Okay, re-read the first 3 chapters before doing 7, 8 and 9 because I have more of a handle on who everyone is now so here’s some thoughts:
Chapter 1 - still not really sure of Pavlovna’s age here. I didn’t see anything about her having a son and in fact in Chapter 7 we discover she has never been married. ‘Old Maid’ seems like the sort of term that might be used as exaggeration. That said, I see they cast Gillian Anderson as her. Given how much more stretched our lives are she is probably playing younger than she is but roughly seen the same way, as middle-aged?
Chapter 2 - okay, well this is another chapter of the book I’ve realised where I had zero paragraph breaks but I guess because it was only chapter two I just bulldozed through and didn’t realise it was a formatting error. This in part explains why I found it so hard to make sense of and probably why I missed Pierre’s bloody illegitimacy @hip_young_gunslinger. That, and the fact that his introduction is so stretched out that by the time you know he’s called Pierre you’ve forgotten what all the opening description was and if it’s actually about him!
Chapter 3 - Tolstoy belabours his simile of the Vicomte being like good food, doesn’t he?
Anna Pavlovna was obviously serving him up as a treat to her guests. As a clever maitre d’hotel serves up as a specially choice delicacy a piece of meat that no one who had seen it in the kitchen would have cared to eat, so Anna Pavlovna served up to her guests, first the vicomte and then the abbe, as peculiarly choice morsels.
That’s when he is first about to talk about the Duc then we have a lot of talk about him going to tell his tale and being a raconteur and finally we have this:
and the vicomte was served up to the company in the choicest and most advantageous style, like a well-garnished joint of roast beef on a hot dish.
before we get…well so much fucking preamble before the story about the Duc. Who could fail to feel the anticlimax when it’s finally told!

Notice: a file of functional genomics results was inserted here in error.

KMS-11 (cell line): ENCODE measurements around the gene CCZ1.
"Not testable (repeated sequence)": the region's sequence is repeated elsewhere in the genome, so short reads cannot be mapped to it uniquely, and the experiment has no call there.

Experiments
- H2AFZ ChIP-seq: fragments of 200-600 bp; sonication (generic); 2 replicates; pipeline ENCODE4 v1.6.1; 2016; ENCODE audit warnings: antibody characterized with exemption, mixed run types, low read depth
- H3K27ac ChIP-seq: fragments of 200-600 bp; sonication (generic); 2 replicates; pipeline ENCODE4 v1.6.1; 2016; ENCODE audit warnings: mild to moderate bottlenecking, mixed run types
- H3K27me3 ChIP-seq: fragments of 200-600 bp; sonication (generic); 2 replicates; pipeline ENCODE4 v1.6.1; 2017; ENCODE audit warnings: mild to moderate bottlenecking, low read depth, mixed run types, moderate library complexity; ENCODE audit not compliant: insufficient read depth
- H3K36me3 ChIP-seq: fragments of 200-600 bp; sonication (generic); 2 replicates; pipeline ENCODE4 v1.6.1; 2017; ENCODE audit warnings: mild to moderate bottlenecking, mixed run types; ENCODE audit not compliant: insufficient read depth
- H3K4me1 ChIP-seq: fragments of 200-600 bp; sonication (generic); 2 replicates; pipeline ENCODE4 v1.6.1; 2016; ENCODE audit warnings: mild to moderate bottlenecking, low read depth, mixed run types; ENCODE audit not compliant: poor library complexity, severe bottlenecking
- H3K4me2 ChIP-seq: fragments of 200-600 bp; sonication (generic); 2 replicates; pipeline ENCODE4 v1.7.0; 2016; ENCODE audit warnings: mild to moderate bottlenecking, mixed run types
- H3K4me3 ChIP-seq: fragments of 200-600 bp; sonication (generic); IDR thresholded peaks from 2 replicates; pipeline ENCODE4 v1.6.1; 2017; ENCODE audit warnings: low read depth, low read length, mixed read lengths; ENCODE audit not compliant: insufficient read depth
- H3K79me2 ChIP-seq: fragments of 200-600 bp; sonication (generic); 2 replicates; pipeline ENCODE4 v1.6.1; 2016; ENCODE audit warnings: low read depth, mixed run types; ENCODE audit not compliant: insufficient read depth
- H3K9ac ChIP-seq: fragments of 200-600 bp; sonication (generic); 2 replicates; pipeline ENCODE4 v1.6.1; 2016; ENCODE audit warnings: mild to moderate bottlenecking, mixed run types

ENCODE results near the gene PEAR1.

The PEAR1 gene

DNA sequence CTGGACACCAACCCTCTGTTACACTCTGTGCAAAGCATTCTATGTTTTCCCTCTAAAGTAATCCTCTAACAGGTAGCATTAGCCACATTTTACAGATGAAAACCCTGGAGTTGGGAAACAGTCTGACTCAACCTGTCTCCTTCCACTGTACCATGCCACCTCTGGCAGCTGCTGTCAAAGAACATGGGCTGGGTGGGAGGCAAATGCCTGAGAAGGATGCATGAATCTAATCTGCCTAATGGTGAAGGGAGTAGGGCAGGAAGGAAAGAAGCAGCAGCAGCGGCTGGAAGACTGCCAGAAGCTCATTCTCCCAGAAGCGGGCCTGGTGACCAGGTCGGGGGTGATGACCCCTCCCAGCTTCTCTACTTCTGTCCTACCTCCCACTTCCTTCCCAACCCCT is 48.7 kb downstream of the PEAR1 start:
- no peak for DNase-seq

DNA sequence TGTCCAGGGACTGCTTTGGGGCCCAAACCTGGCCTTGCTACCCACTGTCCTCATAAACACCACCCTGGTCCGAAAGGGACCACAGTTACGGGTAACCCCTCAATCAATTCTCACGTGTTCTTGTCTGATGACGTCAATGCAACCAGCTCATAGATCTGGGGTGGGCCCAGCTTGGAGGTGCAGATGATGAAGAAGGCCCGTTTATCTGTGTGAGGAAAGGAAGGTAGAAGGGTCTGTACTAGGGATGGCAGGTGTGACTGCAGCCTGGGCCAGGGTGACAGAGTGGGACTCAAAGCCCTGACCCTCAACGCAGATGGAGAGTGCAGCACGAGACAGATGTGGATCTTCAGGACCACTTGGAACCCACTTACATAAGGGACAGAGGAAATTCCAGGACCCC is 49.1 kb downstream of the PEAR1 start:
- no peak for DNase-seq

later in Chapter 7 we had this:
“a winning and piteous look of fear.”
What the hell form of ‘winning’ is this?
Anyway, now in Chapter 8 we have the mystery of why Prince Andrew/Andre doesn’t like his wife any more. Or do we? I mean it’s hard to know if what he said is just meant to be enough for a patriarchal 19th century novel, that a man just wishes he were a bachelor. This is PG Wodehouse territory again, with Wooster always desperate not to get tied down by a wife.
But obviously I feel like there’s some kind of dark secret here. Seems like he’s become convinced the child isn’t his to me, but that he refuses to actually say anything explicit because of ‘reasons’.
Chapter 9 is sort of the classic old book chapter that doesn’t really interest me, full of dialogue that I can’t easily imagine being spoken (all those "Eh?"s) and a sort of weird machismo/honour situation going on where I am unclear if I should take at face value and assume the start of the 19th C was a different time, or if I should read it as an intentionally absurd satire on what the rich of the time were like.
Either way I am sad no one fell to their death but it was at least a bit tense for a while. Not because I hate the characters just because it would have laid out some big stuff early on for the story to work with.